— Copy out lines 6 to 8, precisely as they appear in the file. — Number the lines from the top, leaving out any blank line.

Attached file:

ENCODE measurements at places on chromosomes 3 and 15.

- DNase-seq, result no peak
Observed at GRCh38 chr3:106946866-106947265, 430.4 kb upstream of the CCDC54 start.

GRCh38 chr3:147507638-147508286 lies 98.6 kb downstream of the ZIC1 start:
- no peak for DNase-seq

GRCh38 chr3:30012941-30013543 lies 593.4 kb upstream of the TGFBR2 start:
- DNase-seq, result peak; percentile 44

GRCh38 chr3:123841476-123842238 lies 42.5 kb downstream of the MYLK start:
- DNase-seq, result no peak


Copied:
GRCh38 chr3:30012941-30013543 lies 593.4 kb upstream of the TGFBR2 start:
- DNase-seq, result peak; percentile 44

GRCh38 chr3:123841476-123842238 lies 42.5 kb downstream of the MYLK start: